Does Sleep Training Cause Stress in Babies and Toddlers?

Can sleep training cause stress- and even elevated cortisol levels- for babies and toddlers?

A common question I get from parents is whether sleep training causes stress or elevated cortisol levels in babies and children. This is a great question, and one that makes perfect sense for loving and in tune parents to ask. After all, very few parents- if any- are okay with the thought of their children enduring a harmful stress situation. With so much misinformation on the internet about child sleep and sleep training, I want to answer the question fully, with an answer rooted firmly in evidence and the science of child development.

Where the claim comes from

A common study cited by those opposed to sleep training which claims to show the “ill effects” of sleep training is called the Middlemiss study from 2012.

The circumstances under which this study was conducted are as follows: 25 infants ages 4-10 months participated in what is called an “in-patient” sleep training intervention. The mothers of these infants took their children to the hospital, and at bedtime then handed the children to nurses and went out of sight. The nurses put the babies down and then left them with no soothing until they fell asleep. The nurses swabbed their cheeks before and after the babies fell asleep to measure their cortisol levels. The researchers took less than 72 hours of data from 25 infants being sleep trained in a hospital by strangers and asked, “Did they have a rise in cortisol?” The answer is yes! But this tells us absolutely zero about whether sleep training is problematic.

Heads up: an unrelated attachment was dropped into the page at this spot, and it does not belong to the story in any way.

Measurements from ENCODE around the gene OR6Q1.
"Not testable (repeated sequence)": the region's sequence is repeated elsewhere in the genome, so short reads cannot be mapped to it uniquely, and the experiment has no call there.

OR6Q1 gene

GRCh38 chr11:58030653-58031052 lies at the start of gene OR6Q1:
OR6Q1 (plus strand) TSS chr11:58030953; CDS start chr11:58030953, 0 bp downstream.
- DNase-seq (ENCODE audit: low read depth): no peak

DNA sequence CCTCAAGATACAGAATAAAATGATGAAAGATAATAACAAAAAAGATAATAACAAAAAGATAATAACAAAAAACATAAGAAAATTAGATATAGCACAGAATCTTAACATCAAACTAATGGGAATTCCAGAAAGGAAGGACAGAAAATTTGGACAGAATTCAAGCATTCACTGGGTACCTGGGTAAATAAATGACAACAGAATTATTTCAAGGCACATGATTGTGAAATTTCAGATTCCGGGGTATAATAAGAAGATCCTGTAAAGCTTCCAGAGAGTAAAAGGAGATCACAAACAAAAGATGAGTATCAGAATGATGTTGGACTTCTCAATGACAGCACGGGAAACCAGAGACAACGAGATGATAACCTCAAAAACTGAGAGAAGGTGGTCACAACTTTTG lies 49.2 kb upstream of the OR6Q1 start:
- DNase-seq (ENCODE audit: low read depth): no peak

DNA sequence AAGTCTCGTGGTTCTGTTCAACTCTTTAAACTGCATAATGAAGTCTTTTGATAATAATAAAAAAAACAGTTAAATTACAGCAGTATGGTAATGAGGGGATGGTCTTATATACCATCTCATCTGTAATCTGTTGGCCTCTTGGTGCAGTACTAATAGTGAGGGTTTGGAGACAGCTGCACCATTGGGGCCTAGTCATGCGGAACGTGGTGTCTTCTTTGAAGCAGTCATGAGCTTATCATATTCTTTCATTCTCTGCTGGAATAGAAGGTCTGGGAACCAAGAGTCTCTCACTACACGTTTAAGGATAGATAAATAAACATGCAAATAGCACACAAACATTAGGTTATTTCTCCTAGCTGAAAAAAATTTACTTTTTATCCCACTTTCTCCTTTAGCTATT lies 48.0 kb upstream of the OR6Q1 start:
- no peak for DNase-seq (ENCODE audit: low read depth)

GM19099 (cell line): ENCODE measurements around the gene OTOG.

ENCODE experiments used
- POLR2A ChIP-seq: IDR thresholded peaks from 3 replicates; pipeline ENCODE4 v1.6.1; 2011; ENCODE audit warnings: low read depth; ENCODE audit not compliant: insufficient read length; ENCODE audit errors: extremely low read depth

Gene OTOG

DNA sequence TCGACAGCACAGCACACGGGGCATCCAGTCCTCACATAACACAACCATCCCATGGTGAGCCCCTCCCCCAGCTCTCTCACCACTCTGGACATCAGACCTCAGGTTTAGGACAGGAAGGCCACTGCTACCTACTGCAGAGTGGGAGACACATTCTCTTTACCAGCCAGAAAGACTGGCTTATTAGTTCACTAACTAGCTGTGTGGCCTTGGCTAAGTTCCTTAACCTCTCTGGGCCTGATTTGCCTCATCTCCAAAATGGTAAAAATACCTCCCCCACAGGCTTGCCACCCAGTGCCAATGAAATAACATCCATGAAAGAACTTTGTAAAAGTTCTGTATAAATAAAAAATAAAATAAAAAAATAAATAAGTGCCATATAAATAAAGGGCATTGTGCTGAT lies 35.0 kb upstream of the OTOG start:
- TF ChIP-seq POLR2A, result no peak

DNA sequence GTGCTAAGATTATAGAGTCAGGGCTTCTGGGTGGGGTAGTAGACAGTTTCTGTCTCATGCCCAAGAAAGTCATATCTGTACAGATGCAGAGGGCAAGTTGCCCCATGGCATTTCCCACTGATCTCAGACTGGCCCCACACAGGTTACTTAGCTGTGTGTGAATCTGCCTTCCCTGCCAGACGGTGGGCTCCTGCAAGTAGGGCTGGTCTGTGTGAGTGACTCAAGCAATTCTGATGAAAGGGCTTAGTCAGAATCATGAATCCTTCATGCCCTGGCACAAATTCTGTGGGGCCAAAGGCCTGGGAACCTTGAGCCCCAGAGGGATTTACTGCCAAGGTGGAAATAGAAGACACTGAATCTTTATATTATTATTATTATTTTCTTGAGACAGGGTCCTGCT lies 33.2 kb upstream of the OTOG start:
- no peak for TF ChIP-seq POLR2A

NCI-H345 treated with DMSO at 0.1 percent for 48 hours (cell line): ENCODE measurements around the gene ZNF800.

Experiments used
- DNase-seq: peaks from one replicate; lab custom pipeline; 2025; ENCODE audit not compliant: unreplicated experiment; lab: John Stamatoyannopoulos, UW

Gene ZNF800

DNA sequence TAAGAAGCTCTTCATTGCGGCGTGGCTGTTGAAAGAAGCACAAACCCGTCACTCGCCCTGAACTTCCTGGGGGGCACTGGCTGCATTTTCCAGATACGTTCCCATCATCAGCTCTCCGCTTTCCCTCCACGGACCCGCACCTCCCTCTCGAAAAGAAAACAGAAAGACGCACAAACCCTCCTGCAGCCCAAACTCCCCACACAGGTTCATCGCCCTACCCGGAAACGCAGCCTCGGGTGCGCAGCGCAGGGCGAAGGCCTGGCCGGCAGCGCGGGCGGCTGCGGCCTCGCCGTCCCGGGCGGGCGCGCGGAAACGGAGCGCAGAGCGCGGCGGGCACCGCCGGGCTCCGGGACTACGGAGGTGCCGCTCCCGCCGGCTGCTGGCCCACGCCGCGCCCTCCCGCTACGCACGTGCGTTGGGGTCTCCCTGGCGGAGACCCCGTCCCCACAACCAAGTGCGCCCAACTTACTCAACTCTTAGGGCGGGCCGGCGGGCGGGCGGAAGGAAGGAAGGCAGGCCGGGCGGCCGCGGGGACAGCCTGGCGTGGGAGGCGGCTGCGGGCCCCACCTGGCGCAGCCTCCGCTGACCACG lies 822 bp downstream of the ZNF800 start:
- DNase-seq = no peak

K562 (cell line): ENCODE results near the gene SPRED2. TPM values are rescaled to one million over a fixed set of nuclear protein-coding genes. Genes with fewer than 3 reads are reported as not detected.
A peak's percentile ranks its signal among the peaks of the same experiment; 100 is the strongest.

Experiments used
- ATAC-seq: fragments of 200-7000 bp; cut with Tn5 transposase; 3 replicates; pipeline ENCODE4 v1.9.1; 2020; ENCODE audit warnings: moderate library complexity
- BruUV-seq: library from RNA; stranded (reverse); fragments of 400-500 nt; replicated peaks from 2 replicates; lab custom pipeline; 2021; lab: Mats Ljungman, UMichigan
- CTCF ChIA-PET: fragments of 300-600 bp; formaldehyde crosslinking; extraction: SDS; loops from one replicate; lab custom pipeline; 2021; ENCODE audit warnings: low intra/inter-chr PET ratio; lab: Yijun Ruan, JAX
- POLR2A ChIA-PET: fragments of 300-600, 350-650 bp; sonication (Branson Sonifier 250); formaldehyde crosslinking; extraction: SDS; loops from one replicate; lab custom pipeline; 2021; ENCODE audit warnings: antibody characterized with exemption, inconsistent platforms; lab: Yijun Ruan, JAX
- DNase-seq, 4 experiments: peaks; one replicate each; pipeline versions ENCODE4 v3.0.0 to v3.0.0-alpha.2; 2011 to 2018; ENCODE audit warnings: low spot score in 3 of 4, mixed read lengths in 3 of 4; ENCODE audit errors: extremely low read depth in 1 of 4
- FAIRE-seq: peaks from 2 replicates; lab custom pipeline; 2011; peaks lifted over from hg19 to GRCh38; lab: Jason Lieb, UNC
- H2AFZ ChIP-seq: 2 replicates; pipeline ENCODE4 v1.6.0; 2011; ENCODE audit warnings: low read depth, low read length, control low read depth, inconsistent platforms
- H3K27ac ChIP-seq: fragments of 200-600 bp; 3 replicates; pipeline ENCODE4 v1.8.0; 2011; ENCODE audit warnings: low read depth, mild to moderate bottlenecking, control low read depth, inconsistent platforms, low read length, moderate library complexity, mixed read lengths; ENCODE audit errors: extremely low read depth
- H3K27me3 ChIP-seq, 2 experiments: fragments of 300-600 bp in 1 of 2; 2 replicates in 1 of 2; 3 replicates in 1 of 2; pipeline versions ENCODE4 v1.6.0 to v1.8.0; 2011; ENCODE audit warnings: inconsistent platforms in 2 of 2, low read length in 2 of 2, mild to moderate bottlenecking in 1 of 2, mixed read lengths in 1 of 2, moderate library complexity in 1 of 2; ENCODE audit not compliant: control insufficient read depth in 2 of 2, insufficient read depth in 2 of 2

Simply the limitations of the study. 

1. This study took only 48 hours of measurements

The first measurement occurred on night one, 24 hours later on night two, and 48 hours from the start on night three. Then they stopped taking data. 25 infants is also an extremely small sample size. It is very much NOT a high quality study. There were absolutely no follow ups.

2. This study did not include a control group